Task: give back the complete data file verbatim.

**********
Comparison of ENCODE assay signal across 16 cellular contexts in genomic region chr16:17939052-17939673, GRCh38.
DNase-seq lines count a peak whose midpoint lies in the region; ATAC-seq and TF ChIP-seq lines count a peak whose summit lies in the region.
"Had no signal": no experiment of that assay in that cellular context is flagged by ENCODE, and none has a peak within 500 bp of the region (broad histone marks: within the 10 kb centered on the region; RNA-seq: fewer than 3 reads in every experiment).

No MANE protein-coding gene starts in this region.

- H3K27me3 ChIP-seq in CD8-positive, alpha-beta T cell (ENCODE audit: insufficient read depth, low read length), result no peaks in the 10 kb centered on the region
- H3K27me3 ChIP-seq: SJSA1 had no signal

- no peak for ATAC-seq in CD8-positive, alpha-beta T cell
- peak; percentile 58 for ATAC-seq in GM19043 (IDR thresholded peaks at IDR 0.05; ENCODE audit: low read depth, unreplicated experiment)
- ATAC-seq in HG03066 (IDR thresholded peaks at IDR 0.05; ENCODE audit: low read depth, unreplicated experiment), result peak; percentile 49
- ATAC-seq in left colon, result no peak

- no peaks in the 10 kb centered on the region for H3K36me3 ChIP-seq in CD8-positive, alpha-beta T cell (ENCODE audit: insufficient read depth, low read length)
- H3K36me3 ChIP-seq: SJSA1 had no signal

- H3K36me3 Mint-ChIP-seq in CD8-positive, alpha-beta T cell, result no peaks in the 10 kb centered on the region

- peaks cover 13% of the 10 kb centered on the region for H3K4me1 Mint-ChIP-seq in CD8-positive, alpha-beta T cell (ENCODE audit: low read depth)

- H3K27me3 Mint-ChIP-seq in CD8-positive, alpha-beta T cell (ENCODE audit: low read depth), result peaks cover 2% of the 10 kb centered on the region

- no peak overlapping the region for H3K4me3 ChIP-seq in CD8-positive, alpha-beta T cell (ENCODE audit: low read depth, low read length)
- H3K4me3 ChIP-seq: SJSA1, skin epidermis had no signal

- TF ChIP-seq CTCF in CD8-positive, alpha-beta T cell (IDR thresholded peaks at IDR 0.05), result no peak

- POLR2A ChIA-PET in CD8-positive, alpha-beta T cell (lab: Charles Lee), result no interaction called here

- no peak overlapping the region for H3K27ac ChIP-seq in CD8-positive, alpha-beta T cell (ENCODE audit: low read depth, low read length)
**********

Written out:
Comparison of ENCODE assay signal across 16 cellular contexts in genomic region chr16:17939052-17939673, GRCh38.
DNase-seq lines count a peak whose midpoint lies in the region; ATAC-seq and TF ChIP-seq lines count a peak whose summit lies in the region.
"Had no signal": no experiment of that assay in that cellular context is flagged by ENCODE, and none has a peak within 500 bp of the region (broad histone marks: within the 10 kb centered on the region; RNA-seq: fewer than 3 reads in every experiment).

No MANE protein-coding gene starts in this region.

- H3K27me3 ChIP-seq in CD8-positive, alpha-beta T cell (ENCODE audit: insufficient read depth, low read length), result no peaks in the 10 kb centered on the region
- H3K27me3 ChIP-seq: SJSA1 had no signal

- no peak for ATAC-seq in CD8-positive, alpha-beta T cell
- peak; percentile 58 for ATAC-seq in GM19043 (IDR thresholded peaks at IDR 0.05; ENCODE audit: low read depth, unreplicated experiment)
- ATAC-seq in HG03066 (IDR thresholded peaks at IDR 0.05; ENCODE audit: low read depth, unreplicated experiment), result peak; percentile 49
- ATAC-seq in left colon, result no peak

- no peaks in the 10 kb centered on the region for H3K36me3 ChIP-seq in CD8-positive, alpha-beta T cell (ENCODE audit: insufficient read depth, low read length)
- H3K36me3 ChIP-seq: SJSA1 had no signal

- H3K36me3 Mint-ChIP-seq in CD8-positive, alpha-beta T cell, result no peaks in the 10 kb centered on the region

- peaks cover 13% of the 10 kb centered on the region for H3K4me1 Mint-ChIP-seq in CD8-positive, alpha-beta T cell (ENCODE audit: low read depth)

- H3K27me3 Mint-ChIP-seq in CD8-positive, alpha-beta T cell (ENCODE audit: low read depth), result peaks cover 2% of the 10 kb centered on the region

- no peak overlapping the region for H3K4me3 ChIP-seq in CD8-positive, alpha-beta T cell (ENCODE audit: low read depth, low read length)
- H3K4me3 ChIP-seq: SJSA1, skin epidermis had no signal

- TF ChIP-seq CTCF in CD8-positive, alpha-beta T cell (IDR thresholded peaks at IDR 0.05), result no peak

- POLR2A ChIA-PET in CD8-positive, alpha-beta T cell (lab: Charles Lee), result no interaction called here

- no peak overlapping the region for H3K27ac ChIP-seq in CD8-positive, alpha-beta T cell (ENCODE audit: low read depth, low read length)